Pakistan witnessed a 10.1% rally in the KSE100 Index but one should not get carried away with this as the market recovered what it lost in December 2018 when it was down 8.5% with the current index level back to where it was at the end of November 2018. Normalised earnings growth (ex-banks and oil & gas) for 2019 is expected to be around 5% given the expected slowdown in GDP growth. Talks with the IMF for a possible deal are still ongoing while the State Bank of Pakistan raised benchmark interest rates by 25 basis points with market participants expecting no change. The move by the Central Bank is not surprising to us given the large current account deficit which is yet to face the full impact of the Pakistani Rupee (PKR) depreciation while the interim budget announced by the government did not see any major revenue raising measures given the large fiscal deficit. We remain underweight Pakistan.

Uzbekistan hit the proverbial ground running in the new year when it announced that from 1st February 45 countries will be granted 30-day visa-free entry to Uzbekistan and citizens of 76 more countries (currently 101 countries) will be able to apply for E-visa’s online. This is part of the government’s initiative to make tourism a key pillar of the economy and increase the tourism sector’s contribution to GDP to 5% from the current 2.3%. Clearly the visa liberalization over the past year has worked as 2018 saw a 230% increase in arrivals, reaching 6.4 mln.

In perhaps an even bigger development, the government has announced that from 1st July 2019, legal entities and residents of Uzbekistan will be entitled to privatize land under homes and buildings as well as vacant land plots. This is part of the government’s plan to see the privatization of land throughout the country with the exception of agricultural land and is a welcome move which will bring Uzbekistan in line with many post-Soviet satellite countries, and it is expected this will further increase property rights as well as investment into the sector.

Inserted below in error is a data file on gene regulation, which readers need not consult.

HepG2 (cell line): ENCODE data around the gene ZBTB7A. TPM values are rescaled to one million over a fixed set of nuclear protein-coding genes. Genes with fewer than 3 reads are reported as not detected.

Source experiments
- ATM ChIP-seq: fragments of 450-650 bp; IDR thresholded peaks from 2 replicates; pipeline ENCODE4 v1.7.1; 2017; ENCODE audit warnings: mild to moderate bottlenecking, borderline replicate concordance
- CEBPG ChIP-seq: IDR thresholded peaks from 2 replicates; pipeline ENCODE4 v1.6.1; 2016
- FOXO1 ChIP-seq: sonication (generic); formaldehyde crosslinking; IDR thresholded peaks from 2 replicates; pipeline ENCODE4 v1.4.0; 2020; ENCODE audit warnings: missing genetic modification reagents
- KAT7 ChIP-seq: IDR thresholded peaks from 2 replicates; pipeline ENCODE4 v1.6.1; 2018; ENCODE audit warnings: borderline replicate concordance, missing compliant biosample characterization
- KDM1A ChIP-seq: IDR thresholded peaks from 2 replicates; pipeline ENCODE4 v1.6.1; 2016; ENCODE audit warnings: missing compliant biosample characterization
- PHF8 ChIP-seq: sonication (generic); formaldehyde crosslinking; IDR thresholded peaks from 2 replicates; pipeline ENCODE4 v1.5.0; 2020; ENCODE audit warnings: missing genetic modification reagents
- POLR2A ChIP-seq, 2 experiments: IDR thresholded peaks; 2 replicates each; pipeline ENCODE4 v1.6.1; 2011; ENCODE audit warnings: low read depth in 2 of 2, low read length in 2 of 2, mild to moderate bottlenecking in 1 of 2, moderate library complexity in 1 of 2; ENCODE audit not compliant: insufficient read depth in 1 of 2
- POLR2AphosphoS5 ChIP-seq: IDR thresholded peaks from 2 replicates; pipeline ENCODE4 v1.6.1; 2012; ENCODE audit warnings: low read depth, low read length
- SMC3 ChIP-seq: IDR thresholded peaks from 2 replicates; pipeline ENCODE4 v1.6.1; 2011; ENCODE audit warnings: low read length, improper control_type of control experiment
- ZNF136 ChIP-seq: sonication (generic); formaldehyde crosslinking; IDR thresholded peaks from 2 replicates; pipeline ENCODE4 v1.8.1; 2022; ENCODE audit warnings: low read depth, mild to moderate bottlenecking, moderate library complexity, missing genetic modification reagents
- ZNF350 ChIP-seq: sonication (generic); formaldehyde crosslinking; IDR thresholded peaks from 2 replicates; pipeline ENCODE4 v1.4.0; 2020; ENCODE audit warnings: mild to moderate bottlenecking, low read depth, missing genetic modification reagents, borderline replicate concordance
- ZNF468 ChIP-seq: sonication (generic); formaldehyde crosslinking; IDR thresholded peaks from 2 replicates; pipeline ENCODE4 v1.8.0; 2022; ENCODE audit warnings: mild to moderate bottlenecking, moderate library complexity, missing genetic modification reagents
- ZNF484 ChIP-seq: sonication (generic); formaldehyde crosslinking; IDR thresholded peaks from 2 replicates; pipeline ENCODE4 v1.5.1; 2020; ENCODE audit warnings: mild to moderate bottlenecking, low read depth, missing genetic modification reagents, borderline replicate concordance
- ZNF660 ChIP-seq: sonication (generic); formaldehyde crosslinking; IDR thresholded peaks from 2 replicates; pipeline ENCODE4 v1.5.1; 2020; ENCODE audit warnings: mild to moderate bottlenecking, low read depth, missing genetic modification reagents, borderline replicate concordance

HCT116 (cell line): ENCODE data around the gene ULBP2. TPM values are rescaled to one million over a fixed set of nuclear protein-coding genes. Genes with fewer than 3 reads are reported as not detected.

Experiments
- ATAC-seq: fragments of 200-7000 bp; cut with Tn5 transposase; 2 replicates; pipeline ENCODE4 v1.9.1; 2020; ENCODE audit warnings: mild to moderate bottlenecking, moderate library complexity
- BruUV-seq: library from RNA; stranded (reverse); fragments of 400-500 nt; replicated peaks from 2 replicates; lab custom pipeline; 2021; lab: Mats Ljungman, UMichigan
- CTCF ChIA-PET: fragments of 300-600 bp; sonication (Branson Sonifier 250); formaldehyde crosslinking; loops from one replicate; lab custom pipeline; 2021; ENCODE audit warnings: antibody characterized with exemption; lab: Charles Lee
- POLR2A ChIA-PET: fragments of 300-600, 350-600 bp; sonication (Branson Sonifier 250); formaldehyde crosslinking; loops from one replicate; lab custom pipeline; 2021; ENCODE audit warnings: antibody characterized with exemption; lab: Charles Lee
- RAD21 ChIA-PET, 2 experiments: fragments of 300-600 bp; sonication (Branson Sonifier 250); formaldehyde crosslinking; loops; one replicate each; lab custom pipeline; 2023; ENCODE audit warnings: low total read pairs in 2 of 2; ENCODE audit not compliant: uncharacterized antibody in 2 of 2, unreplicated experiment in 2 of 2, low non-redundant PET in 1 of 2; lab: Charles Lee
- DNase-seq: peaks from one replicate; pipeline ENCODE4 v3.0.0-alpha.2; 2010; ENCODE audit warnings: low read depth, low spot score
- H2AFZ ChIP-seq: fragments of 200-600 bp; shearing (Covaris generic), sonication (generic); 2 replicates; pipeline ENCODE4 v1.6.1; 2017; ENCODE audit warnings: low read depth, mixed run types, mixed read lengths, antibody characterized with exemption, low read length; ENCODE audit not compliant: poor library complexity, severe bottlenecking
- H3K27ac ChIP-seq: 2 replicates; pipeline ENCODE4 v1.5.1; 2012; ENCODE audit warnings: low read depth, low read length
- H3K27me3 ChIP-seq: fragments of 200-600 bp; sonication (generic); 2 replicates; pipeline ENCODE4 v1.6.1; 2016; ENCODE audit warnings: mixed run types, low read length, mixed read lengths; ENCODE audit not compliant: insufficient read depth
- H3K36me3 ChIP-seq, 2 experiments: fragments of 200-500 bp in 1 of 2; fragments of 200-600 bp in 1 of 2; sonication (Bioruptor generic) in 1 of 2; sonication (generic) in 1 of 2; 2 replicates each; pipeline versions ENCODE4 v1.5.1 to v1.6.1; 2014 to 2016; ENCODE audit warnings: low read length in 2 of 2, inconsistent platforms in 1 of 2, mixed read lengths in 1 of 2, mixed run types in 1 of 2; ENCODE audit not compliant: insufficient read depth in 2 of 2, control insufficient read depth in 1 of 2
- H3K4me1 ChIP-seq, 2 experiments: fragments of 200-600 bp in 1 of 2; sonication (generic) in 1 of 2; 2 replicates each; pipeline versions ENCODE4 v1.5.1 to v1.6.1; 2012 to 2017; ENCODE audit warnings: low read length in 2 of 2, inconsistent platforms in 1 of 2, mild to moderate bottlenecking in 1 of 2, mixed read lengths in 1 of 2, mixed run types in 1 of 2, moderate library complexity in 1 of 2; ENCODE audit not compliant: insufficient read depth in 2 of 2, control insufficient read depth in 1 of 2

In the universe of listed companies, the government has drafted proposed legislation which could see the privatization of their holdings in the vegetable and animal fat industry. With multiple listed vegetable oil producers, this could mean a marked increase in liquidity, increase in capacity utilization (with raw material imports not taxed), as well as other tax cuts. We are optimistic on this industry as it provides direct exposure to the country’s 33 mln consumers who, with increased income, will increase their consumption of vegetable oils-namely cottonseed, sunflower, rapeseed and soybean oil.

The parliamentary saga in Mongolia continued during the month with Speaker Enkhbold Miyegombo forced to resign, having faced pressure since a no-confidence vote against the prime minister in November. The shakeup against corruption gained further steam as several other individuals were either put under investigation or detained. This went so far as for the June 2009 agreement between Turquoise Hill and the Mongolian government on the Oyu Tolgoi copper/gold project to be investigated after the previous finance minister, Bayartsogt Sangajav, was re-arrested for reportedly holding shares in either Turquoise Hill or Rio Tinto in anticipation of signing the deal. On a more upbeat note, GDP for 2018 clocked in at 7.1% due to increased exports of namely coal and copper, a robust turnaround from the past several years.

The best performing indexes in the AAFF universe in January were Cambodia (+22%), Pakistan (+10.1%), and Bangladesh (+8.1%). The poorest performing markets were Iraq (−3.1%) and Laos (−1.3%). The top-performing portfolio stocks this month were a chemical company from Uzbekistan (+55.2%), an oil and gas servicing company from Uzbekistan (+37.5%), a Mongolian junior oil & gas company (+36.6%), a cement company from Uzbekistan (+30.4%), and an engineering company from Uzbekistan (+26.3%).

In January, we added to existing positions in Mongolia, Uzbekistan, and Vietnam and added two new companies from Uzbekistan: a wine company and a cooking oil company. We exited one junior oil & gas company from Mongolia, a Pakistani household goods producer and a Pakistani insurance company. We partially sold two Mongolian companies and each one company from Pakistan and Vietnam.
As of 31st January 2019, the portfolio was invested in 109 companies, 1 fund and held 3.9% in cash. The two biggest stock positions were a pharmaceutical company in Bangladesh (7.6%) and a pump manufacturer from Vietnam (5.5%). The countries with the largest asset allocation include Vietnam (26.2%), Bangladesh (21.3%), and Mongolia (17.5%). The sectors with the largest allocations of assets are consumer goods (30.3%) and industrials (21.7%). The estimated weighted average trailing portfolio P/E ratio (only companies with profit) was 12.39x, the estimated weighted average P/B ratio was 1.99x, and the estimated portfolio dividend yield was 4.05%.